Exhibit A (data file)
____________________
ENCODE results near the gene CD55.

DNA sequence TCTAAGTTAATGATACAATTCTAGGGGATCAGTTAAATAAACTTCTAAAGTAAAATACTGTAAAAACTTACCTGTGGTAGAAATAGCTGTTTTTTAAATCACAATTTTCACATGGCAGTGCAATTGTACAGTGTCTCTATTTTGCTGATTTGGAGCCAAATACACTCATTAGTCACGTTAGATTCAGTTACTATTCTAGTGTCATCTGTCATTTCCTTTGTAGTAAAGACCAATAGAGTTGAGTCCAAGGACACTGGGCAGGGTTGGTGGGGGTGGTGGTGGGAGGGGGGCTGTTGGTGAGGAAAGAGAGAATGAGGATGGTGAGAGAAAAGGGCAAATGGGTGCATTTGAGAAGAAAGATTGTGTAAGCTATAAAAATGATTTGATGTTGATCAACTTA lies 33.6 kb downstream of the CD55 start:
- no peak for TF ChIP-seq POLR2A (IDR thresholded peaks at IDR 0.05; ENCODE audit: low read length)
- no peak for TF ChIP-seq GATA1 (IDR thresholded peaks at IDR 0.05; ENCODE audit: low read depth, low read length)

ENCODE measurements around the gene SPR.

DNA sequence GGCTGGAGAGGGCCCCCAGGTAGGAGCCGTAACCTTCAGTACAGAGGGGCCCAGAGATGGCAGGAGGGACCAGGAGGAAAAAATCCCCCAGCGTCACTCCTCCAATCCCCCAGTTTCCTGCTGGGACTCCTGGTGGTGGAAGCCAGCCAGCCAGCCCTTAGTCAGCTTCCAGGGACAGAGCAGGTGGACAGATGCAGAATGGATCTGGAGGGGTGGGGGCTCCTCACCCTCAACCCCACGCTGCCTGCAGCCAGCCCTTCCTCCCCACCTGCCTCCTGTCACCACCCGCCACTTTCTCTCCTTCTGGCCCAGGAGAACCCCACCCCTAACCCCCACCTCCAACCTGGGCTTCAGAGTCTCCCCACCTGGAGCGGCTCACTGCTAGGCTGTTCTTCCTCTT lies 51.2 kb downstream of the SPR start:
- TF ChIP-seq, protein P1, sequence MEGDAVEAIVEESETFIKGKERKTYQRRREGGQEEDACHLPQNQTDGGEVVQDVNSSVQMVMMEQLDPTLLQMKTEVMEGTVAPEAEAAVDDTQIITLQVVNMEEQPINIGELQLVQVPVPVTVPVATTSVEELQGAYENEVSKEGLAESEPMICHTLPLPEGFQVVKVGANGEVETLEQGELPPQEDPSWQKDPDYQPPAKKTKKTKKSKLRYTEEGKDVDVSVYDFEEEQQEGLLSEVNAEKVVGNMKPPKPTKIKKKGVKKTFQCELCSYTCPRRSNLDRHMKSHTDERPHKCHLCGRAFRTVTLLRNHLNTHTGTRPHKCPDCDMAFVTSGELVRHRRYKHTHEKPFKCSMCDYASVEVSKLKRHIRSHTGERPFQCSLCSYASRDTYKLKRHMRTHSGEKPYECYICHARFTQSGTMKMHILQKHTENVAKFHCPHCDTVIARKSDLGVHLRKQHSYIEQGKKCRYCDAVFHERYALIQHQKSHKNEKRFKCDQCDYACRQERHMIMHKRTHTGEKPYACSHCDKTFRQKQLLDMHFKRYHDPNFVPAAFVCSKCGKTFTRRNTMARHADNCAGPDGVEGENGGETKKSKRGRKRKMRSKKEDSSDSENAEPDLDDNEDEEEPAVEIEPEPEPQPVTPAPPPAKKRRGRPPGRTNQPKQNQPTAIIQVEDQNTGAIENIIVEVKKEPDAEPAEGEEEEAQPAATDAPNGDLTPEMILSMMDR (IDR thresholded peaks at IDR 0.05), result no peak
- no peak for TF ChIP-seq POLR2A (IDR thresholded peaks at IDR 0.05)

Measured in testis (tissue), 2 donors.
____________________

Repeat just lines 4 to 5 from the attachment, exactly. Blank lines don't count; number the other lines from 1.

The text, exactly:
- no peak for TF ChIP-seq GATA1 (IDR thresholded peaks at IDR 0.05; ENCODE audit: low read depth, low read length)

ENCODE measurements around the gene SPR.